Further, on November 3, 2017, the State Government approved one Kendriya Vidyalaya and one Jawahar Navodaya Vidyalaya (JNV) for Bijapur, in its effort to improve the education infrastructure. Earlier, on July 14, 2017, School Education Minister Kedar Kashyap had stated that, on the directive of the Chief Minister, a master plan was on the anvil to make education accessible to the depressed castes and classes in 15 development blocks in 13 Districts, including Bijapur.

On November 3, 2017, Chief Minister Raman Singh stated that construction of roads in LWE-affected regions had gradually increased over the preceding three years and that, in the current year, the State had constructed 400 kilometres of new road in Sukma, Bijapur, Narayanpur and Dantewada. On October 22, 2017, Public Works Department (PWD) Minister Rajesh Munat disclosed that the Chhattisgarh Government was getting a Detailed Project Report (DPR) prepared for construction of bridges under the Centre’s Road Requirement Plan (RRP) Phase-II scheme in five insurgency infested Districts of the Bastar region: Bijapur, Bastar, Sukma, Dantewada and Kanker.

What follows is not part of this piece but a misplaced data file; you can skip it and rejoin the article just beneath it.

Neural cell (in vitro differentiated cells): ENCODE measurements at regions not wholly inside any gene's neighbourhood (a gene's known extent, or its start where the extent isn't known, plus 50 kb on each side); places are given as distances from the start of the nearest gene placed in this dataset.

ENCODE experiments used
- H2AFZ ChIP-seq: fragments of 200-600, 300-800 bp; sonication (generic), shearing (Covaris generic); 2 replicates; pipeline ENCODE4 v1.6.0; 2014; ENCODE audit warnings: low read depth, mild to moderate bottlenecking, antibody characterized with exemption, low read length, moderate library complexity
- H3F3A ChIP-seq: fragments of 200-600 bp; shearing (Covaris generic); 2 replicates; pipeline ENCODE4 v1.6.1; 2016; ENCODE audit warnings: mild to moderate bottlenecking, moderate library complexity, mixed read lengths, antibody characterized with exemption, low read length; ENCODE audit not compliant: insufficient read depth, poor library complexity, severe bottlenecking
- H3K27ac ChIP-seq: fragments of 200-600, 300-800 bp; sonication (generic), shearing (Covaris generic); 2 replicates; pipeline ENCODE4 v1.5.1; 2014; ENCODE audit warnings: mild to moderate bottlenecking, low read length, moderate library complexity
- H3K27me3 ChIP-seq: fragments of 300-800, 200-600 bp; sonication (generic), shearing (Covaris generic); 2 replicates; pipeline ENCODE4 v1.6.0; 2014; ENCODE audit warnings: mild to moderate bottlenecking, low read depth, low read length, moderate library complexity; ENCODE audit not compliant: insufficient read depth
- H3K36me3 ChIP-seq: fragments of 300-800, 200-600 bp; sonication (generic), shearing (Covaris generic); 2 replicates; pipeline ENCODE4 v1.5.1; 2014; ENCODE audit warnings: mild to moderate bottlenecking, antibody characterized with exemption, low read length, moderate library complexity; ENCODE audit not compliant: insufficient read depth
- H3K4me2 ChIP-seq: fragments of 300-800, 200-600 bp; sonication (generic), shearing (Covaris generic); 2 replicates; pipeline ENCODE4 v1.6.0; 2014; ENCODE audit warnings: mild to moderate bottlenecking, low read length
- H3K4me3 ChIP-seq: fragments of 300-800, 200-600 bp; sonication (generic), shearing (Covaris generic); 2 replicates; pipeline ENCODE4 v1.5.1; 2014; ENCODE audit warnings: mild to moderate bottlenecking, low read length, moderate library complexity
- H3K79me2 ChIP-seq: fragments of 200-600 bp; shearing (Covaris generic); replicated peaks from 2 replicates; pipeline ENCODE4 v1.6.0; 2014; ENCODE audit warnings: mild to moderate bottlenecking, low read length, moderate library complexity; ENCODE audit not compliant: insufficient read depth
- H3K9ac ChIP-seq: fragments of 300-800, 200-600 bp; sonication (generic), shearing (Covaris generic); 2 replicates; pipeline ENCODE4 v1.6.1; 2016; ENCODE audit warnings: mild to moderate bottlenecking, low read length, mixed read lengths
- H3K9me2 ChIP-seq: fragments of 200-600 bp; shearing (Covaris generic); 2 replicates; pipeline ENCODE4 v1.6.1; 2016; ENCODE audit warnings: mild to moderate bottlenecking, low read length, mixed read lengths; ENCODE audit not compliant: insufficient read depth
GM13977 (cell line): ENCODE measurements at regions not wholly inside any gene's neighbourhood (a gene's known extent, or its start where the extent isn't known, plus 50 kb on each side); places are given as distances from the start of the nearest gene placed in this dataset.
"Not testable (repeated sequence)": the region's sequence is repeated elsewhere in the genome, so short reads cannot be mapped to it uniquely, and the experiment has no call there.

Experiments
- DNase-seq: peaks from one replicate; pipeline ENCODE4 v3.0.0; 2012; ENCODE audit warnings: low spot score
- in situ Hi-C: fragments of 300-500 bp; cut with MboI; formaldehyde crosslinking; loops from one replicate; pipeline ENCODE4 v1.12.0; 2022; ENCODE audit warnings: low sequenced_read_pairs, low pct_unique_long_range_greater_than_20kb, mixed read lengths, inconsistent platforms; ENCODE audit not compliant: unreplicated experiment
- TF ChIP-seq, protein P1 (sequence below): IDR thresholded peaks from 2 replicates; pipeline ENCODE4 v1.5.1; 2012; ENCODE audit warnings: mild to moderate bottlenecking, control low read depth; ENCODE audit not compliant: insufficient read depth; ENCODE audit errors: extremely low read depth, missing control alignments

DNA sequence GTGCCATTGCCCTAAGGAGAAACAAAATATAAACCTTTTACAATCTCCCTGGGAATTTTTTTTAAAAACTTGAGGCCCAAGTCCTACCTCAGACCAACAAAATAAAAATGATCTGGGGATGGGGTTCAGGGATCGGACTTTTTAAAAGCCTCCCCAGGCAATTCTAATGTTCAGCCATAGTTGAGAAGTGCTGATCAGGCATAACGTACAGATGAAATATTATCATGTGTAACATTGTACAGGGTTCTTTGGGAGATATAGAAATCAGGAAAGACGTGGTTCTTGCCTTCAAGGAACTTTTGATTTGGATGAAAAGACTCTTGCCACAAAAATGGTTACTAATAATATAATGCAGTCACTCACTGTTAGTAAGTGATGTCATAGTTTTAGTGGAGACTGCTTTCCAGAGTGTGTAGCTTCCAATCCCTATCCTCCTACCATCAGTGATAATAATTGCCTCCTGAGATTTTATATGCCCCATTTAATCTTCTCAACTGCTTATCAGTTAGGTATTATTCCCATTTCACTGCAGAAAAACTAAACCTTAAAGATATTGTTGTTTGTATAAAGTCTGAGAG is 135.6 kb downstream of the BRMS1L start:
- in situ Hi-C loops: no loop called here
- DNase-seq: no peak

Maoist violence has declined in Bijapur, as is the case in Chhattisgarh at large as well as India. However, Maoist strongholds still remain a concern. Bijapur, which falls under the formidable Abujhmad region and the troubled Bastar Division remains a challenge.

*Deepak Kumar Nayak, Research Assistant, Institute for Conflict Management


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SATP

SATP

SATP, or the South Asia Terrorism Portal (SATP) publishes the South Asia Intelligence Review, and is a product of The Institute for Conflict Management, a non-Profit Society set up in 1997 in New Delhi, and which is committed to the continuous evaluation and resolution of problems of internal security in South Asia. The Institute was set up on the initiative of, and is presently headed by, its President, Mr. K.P.S. Gill, IPS (Retd).